With the heavy rain unfortunately putting a damper on the weekend, along with a somewhat unappealing line-up, our final day doesn’t truly kick-off until the mid-afternoon as a visit to the fourth stage tent sees us be acquainted by Exeter indie punks Muncie Girls. Undoubtely not be the most “metal” band on offer, that doesn’t stop them from putting on a solid set of blissful indie punk. With a mixture of older cuts alongside songs from their favourable debut LP ‘From Caplan To Belsize’, Lande Hekt and company are humble by the admirable turn out. ‘Gone With The Wind’ and ‘Gas Mark 4’ are delivered with heart. Whilst ‘Learn In School’ is complimented by Hekt’s impassioned and encouraging comments about the UK staying in the European Union. Overall, they’re a plesant alternative to array of riffs and scream merchants that have dominated the festival site this weekend. (3.5/5) (SR)
Photo credit: Derek Bremmer
Whether it’s the miserable conditions or general interest, Frank Carter & The Rattlesnakes has the Maverick tent crowd spilling out. Donning in a floral-patterned suit, Carter is charasmatic as ever as he and his bandmates play through a rugged set of hardcore punk, whilst new single ‘Snake Eyes’ roars with pride and conviction. ‘Jackals’ is momentarily stopped as Carter encourages a tent-busting circle pit, per upsetting the health and safety folk. Nevertheless, the compelling ‘I Hate You’ rounds off their time with fierce passion. (3.5/5) (SR)
Photo credit: Ross Silcocks
Disturbed present themselves to the Lemmy stage at first with a rather underwhelming opening. ‘Ten Thousand Fists’ and ‘Stupify’ admittedly don’t sound as punchy as on record, but the second their iconic cover of ‘The Sound of Silence’ kicks in, the crowd falls hushed in reverence. David Draiman’s haunting notes swirl across the arena and earn a rapturous appreciation from the present numbers, as if Disturbed have changed their fortunes with their last album ‘Immortalized’.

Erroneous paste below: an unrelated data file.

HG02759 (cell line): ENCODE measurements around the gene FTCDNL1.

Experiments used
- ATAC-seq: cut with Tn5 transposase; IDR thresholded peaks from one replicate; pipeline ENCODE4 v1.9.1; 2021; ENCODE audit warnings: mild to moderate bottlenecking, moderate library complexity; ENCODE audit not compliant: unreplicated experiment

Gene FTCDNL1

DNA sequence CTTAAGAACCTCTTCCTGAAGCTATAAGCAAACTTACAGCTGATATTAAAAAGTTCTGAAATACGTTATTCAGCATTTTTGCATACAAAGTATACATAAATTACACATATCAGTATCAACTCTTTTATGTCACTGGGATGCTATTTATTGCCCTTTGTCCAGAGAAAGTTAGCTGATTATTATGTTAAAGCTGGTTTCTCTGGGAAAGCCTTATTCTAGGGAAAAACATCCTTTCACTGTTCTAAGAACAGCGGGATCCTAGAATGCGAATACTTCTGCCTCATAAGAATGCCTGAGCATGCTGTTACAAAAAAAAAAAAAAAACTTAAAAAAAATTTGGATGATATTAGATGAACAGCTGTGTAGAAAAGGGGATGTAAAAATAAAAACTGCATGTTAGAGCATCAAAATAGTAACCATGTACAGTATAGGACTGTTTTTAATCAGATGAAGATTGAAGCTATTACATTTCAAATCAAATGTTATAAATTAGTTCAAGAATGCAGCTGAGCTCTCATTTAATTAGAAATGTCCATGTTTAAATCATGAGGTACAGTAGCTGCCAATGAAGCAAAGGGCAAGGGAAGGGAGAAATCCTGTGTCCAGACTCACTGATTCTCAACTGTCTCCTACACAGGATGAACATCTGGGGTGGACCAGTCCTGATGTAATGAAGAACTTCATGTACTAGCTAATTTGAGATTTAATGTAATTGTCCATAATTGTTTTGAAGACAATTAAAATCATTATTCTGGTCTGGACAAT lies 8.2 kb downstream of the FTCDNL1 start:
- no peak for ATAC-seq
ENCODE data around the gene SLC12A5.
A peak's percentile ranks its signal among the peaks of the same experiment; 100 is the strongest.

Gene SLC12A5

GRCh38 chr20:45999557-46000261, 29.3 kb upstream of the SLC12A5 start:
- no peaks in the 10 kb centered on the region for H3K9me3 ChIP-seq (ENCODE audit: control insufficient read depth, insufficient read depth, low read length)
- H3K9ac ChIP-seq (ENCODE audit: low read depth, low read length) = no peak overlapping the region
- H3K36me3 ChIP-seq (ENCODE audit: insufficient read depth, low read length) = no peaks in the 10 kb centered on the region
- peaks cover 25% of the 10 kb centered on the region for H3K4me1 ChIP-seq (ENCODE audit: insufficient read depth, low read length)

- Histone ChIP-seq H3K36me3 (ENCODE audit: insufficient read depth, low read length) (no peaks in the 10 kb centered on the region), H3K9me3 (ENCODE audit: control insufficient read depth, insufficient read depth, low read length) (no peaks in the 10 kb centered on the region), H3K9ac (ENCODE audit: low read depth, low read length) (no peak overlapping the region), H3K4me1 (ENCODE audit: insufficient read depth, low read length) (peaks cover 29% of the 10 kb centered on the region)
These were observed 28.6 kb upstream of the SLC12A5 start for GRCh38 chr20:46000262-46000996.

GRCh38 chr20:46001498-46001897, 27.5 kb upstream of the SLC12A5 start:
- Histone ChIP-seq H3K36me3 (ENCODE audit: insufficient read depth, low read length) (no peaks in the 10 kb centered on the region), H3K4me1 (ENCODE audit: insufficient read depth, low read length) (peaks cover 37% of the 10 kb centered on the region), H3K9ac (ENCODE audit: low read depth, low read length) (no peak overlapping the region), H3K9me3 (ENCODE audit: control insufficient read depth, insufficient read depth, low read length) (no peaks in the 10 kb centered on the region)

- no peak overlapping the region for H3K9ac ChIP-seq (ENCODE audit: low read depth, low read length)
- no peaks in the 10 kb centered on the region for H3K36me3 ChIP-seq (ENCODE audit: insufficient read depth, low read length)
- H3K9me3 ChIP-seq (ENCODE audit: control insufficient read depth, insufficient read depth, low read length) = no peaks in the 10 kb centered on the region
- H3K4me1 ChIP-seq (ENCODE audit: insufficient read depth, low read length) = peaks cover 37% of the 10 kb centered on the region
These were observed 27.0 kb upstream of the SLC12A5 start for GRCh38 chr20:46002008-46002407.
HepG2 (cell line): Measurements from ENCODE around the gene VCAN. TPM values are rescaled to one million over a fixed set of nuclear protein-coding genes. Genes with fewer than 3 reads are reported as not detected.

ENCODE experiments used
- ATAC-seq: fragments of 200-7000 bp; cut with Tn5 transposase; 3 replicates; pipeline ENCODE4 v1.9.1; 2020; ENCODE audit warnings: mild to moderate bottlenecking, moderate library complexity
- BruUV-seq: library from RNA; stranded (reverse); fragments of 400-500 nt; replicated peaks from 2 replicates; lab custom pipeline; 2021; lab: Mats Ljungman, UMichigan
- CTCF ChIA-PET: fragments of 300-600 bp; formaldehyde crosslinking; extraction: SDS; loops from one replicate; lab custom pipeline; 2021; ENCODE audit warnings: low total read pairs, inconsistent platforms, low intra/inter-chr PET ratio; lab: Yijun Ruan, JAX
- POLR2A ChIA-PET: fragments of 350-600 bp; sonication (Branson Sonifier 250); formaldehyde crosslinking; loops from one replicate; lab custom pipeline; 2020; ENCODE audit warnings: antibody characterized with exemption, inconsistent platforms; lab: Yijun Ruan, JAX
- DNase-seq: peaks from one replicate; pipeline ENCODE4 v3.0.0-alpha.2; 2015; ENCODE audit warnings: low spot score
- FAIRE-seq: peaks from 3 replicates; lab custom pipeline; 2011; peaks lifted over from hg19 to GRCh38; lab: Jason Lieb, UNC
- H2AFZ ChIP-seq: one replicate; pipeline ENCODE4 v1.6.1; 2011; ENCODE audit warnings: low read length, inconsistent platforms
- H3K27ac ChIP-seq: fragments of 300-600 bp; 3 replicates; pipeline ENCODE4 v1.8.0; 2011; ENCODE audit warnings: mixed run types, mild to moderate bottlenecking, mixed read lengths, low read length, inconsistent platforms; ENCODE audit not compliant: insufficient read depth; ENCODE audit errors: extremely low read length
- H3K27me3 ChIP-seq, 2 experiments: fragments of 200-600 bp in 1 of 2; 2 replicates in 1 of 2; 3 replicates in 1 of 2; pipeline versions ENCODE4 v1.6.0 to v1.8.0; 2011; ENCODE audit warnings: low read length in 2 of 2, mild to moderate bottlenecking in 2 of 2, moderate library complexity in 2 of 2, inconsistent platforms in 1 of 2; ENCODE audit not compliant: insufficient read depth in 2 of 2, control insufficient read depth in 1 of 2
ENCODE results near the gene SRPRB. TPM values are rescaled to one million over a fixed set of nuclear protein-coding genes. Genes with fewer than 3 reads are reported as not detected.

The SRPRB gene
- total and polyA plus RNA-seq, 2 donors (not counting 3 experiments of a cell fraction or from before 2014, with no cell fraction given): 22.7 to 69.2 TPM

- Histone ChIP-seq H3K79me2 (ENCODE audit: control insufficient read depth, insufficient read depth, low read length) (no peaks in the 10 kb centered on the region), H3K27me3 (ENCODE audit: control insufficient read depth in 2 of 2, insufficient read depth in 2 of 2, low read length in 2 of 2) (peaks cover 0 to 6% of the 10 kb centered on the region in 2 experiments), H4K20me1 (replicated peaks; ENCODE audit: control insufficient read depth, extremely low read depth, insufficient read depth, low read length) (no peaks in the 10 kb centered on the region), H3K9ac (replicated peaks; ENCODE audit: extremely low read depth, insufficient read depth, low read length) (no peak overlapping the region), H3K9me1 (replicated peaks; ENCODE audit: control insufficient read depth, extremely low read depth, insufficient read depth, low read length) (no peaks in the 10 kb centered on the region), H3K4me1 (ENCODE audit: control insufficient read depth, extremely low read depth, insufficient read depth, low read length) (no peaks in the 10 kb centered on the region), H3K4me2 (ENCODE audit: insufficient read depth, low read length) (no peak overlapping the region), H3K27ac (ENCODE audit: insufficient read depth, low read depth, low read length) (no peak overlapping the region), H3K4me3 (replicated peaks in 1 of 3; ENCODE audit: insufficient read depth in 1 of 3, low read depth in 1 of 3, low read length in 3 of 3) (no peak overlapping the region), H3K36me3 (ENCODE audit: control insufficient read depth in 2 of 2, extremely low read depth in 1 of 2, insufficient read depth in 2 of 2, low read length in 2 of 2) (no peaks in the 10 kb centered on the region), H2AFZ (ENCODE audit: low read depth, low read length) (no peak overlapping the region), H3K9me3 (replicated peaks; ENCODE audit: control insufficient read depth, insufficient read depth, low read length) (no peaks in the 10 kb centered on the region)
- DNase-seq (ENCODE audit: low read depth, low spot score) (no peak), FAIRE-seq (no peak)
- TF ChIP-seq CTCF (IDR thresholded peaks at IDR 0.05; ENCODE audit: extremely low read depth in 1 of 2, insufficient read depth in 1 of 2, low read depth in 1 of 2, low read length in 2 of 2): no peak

Unexpected collaborations fill their set as Lzzy Hale joins for a rendition of U2’s ‘I Still Haven’t Found What I’m Looking For’, while Blaze Bayley graces the stage for a cover of The Who’s ‘Baba O’Riley’, and ‘Killing In The Name’ echoes its way around the Donington arena thanks to Breaking Benjamin’s frontman Benjamin Burnley. From a set that at first feels forced, the motions sweep Disturbed towards an iconic set that witnesses will not be forgetting in a hurry. (4.5/5) (AC)
Photo credit: Ross Silcocks
Continuing their phenomenal ’Book Of Souls’ tour as the final act to hit the Download 2016 stage, Iron Maiden ensure no other performances clash with their Donington farewell. The stage is set with Mayan ruins and an epic intro video drops the crowd in the middle of the rainforest, as the familiar opening notes of ‘Doctor Doctor’ play the heavy metal giants to the stage. New tracks ‘If Eternity Should Fail’ and ‘Speed Of Light’ receive as rapturous a response from the crowd as epic classics ‘The Red and the Black’ and ‘Fear of the Dark’. Performed with the utmost expertise expected from them, ‘The Trooper’ storms its way through the present numbers and ‘Iron Maiden’ establishes the outfit’s resounding success as a concrete name in the hallowed halls of heavy metal.
If there’s one band that can headline Download with the right atmosphere, charisma and crowd energising set, it’s Iron Maiden. Paying homage to Robin Williams with ‘Tears of a Clown’, dedicating ‘Blood Brothers’ to the victims of the Bataclan attack last year and closing on a moving rendition of ‘Wasted Years’, there’s not a dry in the field as Iron Maiden pull the curtain on a Download that will go down not only as the wettest but as one of the most profound. (5/5) (AC)
Overall, Download 2016 offered a lot but didn’t quite fulfil it’s potential. With occasional questionable sound quality issues, a lack of truly career-defining sets, recycled headliners and, of course, the difficulity of getting around the swamp-like site, has left us with mixed thoughts. When it was great, it was perfect and when it lacked that something special, you certainly noticed it.
View more of Already Heard’s coverage of Download Festival 2016 here.
Words by Sêan Reid (SR) and Ali Cooper (AC)